Moving Beyond the BAME tickbox - advice for employers

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As employees across the globe engage in discussions of racial justice, leaders seize this moment to consider their roles and opportunities to advance diversity, equality, and inclusion at their organisations.

In the Robert Walters Driving D&I in the Workplace webinar series, our panel of experts and thought leaders, including research partner BYP Network, broke down the challenges different ethnic groups face in the workplace, with insight and best practice advice on how businesses can take action to address issues of racial marginalisation in the workplace. 

Topics of discussion included:

  • The primary challenges faced by different ethnic groups in the workplace, as revealed from our latest survey of over 7,500 professionals across Ireland and the UK
  • Best practice advice for employers on moving beyond the ‘BAME’ tickbox
  • Key recommendations from diversity and inclusion experts on creating a workplace culture inclusive of all ethnic backgrounds.

Guest speakers:

  • Meera Raikundalia - Co-Founder at BYP Network
  • Raman Sall - Risk Director at DVB Banks
  • Ruwaida Mohammed - Diversity & Inclusion Manager and Chair of the RISE Newtork at Co-op

Below highlights key questions and answers that were raised throughout the webinar.

"As an ethnic minority looking to progress in my role, from your experience, what have you learned about pushing for more, and making yourself visible for promotion?"

Raman: As ethnic minorities, we are not expected to put our hands up or to have the light shone on us 24/7. Once you decide to shift your mindset as an individual and decide to speak up, not in a ‘showing off’ way or speaking just for the sake of it,  it changes the way you think.

It’s not just about getting that promotion or pay rise, it’s about leading as an example for others to follow. I’m a big believer of advocating for yourself, once you start ‘blowing your own trumpet’ and people learn you have something to say, they start to listen. It’s about breaking your own internal barriers that you may have and pushing yourself forward. You’re not only speaking up for yourself, but people like you.

"I think more support is needed at education level, particularly for minorities from low-income backgrounds - to give them the skills and knowledge about different career paths. Is this something employers should be doing?"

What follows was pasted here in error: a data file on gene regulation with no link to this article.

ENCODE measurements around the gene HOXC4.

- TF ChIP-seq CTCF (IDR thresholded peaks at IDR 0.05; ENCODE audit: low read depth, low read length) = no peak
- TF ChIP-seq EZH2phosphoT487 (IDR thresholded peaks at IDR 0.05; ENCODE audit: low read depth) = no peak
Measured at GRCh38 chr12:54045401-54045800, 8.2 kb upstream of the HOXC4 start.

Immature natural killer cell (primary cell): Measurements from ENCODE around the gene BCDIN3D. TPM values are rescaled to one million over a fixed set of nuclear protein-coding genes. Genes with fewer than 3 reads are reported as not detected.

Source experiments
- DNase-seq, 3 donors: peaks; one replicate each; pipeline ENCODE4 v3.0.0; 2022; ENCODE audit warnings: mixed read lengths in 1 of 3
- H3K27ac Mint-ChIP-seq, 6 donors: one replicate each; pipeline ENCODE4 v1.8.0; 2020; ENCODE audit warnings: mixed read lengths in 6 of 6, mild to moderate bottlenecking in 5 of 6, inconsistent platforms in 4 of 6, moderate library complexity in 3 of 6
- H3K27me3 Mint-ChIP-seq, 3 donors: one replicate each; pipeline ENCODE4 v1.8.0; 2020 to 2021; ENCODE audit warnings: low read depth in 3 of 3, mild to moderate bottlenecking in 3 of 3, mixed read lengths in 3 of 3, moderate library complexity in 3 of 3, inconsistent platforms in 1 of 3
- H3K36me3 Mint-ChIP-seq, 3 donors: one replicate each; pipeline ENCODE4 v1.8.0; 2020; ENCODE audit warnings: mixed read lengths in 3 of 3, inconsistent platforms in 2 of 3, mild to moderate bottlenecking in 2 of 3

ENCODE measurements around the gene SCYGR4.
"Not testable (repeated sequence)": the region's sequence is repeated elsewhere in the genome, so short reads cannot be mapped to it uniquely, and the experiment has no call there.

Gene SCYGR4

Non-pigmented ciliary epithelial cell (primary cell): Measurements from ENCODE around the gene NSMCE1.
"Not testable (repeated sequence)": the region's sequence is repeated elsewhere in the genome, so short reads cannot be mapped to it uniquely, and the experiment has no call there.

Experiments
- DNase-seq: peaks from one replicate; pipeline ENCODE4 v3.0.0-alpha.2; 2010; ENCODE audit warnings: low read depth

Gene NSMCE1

Meera: It’s a structural problem. Historically, employers have only hired from top universities, and people from lower economic backgrounds who attend worse off schools are less likely to get better results at school, because of the lack of opportunity which subsequently makes it less likely for them to go to a top university.

Even if disadvantaged groups do overcome these barriers, they still lack role models, making it harder for them to get through to interview stage for a job, and then if they’re fortunate enough to attain that job, they then must navigate their way around the working environment when there aren’t people there that look like them - there are barriers after barriers.

Employers have a responsibility to go into schools to inform young people on the opportunities out there and encourage them to come along to ‘taster’ days. 

"I think that every company has a cohort of people who are very engaged in Diversity and Inclusion, and some who think it is a waste of time, there is also a cohort of people who are "middling" interested but not engaged.  How do you encourage more engagement from the "middling" cohort of people? And what can we do to get a higher attendance at D&I events and activities?"

Meera: We need to educate on why D&I impacts the workplace and why hiring employees from minority ethnic background can be so important in helping an organisation’s business functions to grow. Humans are intrinsically selfish and it’s all about communicating with people what they can personally gain from it.  A few companies have started setting KPI's and bonuses based on employers meeting their Diversity & Inclusion targets. The conversation needs to be more hard-hitting.

Raman: It’s not always about what we can gain, people are also quite humanistic and want to give back so what can people give and share and will help get it to the activism stage.

Understanding the differing needs that exist within your organisation and building a culture where everyone can feel included will be the ultimate competitive advantage for organisations trying to tackle D&IFor more information on supporting employees with disabilities in the workplace, download the D&I Strategy Report today.

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